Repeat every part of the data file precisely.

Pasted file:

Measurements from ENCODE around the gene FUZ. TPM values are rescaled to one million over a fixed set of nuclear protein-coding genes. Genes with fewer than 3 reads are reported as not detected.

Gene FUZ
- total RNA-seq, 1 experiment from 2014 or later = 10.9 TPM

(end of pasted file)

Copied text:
Measurements from ENCODE around the gene FUZ. TPM values are rescaled to one million over a fixed set of nuclear protein-coding genes. Genes with fewer than 3 reads are reported as not detected.

Gene FUZ
- total RNA-seq, 1 experiment from 2014 or later = 10.9 TPM